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Joint administration unveils proposals for a ‘just transition’ to a greener, fairer, more caring Cambridgeshire



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Cambridgeshire County Council’s Joint Administration proposes to set up a £14 million fund over the next five years to tackle inequality, improve lives, and care for the environment.

The council’s strategy and resources committee will next Thursday (27) consider proposals for a ‘Just Transition Fund’, as part of plans to deliver on a proposed new vision and ambitions which also include a set of new priorities for the council.

In its first year, if agreed, the Just Transition fund will fund schemes that:

Cambridgeshire County Council leader Councillor Lucy Nethsingha (left) with deputy leader Councillor Elisa Meschini. Picture: Keith Heppell. (54362112)
Cambridgeshire County Council leader Councillor Lucy Nethsingha (left) with deputy leader Councillor Elisa Meschini. Picture: Keith Heppell. (54362112)

Increase flood prevention, continuing a recent rapid increase in gully clearing

Help tackle climate change

Widen opportunities for children with Special Educational Needs and Disabilities

Increase Independent Living Services

Expand direct payments and individual service funds – where adults assessed as needing support can choose and manage their own care services

Expand the ‘Care Together’ programme, providing care services close to where people live

It will then make recommendations to the committee, to be put forward for discussion by full council as it sets the council’s budget for 2022/23 on February 8th.

The council consulted residents at the end of last year about spending priorities. It visited a representative sample of residents at home, and launched an online survey.

Both showed firm public support for helping people live more independently, tackling inequality, and responding to the climate crisis. This is in line with the Joint Administration’s priorities as set out in the Joint Administration Agreement.

“Before we can do any of this we must first balance the budget – not just for the coming year but for the next four. When we took control of the council in May last year, we were left with a potential budget gap of £86m by 2027 if we don’t take action now,” said Cllr Lucy Nethsingha, council leader and chair of strategy and resources committee. “We invited in an independent and cross-party team of local government experts in July to review the Council when we took office. They highlighted this as an issue ‘of significant magnitude’ for us.”

The Joint Administration proposes to raise the county council share of council tax by 4.99 per cent. That will mean an extra charge of £1.04 per week for a Band B, and £1.19 for a Band C household. More than half of all homes in Cambridgeshire are in these two bands. The local government experts who visited in summer highlighted that historic decisions not to raise council tax in previous years have led to significant ongoing lost income to support local services.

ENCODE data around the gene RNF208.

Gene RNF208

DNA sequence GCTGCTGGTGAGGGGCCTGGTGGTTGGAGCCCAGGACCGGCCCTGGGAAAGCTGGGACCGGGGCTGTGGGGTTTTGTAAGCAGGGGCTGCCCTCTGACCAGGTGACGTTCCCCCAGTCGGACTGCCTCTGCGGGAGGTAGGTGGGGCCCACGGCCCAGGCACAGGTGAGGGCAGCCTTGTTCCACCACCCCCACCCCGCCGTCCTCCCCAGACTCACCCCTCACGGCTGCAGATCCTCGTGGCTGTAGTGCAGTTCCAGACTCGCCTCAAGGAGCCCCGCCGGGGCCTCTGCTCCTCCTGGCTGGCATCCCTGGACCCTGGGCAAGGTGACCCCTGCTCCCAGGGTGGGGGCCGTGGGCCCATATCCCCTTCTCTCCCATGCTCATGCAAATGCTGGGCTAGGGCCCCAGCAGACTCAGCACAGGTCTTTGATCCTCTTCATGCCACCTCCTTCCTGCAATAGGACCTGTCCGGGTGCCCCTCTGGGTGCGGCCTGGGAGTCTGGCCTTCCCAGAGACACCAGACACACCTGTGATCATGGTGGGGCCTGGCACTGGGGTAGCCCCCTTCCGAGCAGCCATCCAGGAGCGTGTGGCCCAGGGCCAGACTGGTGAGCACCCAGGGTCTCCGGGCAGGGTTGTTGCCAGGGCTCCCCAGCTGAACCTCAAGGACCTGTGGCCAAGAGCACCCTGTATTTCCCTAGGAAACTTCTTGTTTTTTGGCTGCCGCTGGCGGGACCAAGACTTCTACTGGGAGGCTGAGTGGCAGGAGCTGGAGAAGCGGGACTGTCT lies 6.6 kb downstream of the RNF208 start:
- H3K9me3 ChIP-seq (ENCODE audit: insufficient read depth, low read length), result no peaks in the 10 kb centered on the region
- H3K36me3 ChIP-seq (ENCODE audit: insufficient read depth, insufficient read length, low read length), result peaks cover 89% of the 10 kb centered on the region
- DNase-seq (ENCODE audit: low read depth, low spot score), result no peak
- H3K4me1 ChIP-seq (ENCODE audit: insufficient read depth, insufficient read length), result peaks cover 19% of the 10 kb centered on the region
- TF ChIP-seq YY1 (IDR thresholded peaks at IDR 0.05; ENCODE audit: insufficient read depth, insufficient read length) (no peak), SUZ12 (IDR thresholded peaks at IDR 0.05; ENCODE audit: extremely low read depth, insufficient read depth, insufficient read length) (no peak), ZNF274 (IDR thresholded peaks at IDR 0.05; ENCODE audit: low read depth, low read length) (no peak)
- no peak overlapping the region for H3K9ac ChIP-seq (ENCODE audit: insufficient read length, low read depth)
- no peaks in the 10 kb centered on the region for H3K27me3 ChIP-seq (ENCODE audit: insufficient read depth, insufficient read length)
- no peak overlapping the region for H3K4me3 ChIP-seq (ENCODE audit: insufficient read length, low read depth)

The council’s countywide survey showed 58 per cent of the representative survey, and 60.8 per cent of those responding online, supported some level of council tax increase. There was a mixed reaction to how much this should be.

“We completely understand that people who are struggling now due to the pandemic will find any increase difficult. The whole country faces increases in energy bills, national insurance or a loss of universal credit. Our business plans include direct support for those most in need. If we take steps now to close the budget gap we were left with, we can also protect essential services that vulnerable groups need and use most in the years to come.” Cllr Nethsingha.

“It has been acknowledged even by the current chair of the Local Government Association that to keep providing services at pre pandemic levels every council will have to raise council tax by the maximum in the next financial year,” she added.

“We can’t wait, we need to act now. This council has lobbied for many years for fair and realistic funding for our growing county. The Government has continued to ignore Cambridgeshire. If we are to continue to provide the services that our users rely on and deserve, and tackle issues that are important to Cambridgeshire people, such as the climate emergency and the recovery from the pandemic, we need to put our house in order now,” said Cllr Elisa Meschini, deputy council leader and the committee's vice-chair.

“Our plans offer a safety net for the most vulnerable, like the Household Support Fund - now made available to all 39,000 Cambridgeshire people on universal credit. As well as supplementing the income of everyone on Universal Credit by £20 we intend to continue to fund free school meals to eligible children throughout school holidays. We have more to come if our proposals are agreed”.

If Cambridgeshire received the same level of funding as the average county council, it would have received an extra £23m for 2022/23.

Instead, the Government has announced that a review of local government funding expected in in 2020, has been postponed for at least another year and is now not expected until 2023/4.

The current funding baselines for local authorities in England are based on an assessment of their relative needs and resources (the Relative Needs Formula, or RNF). This has not been reviewed since 2013/14. It takes no account of Cambridgeshire’s 27 per cent increase in people aged 65+ in the past 10 years, compared to the national average of an 19 per cent increase.



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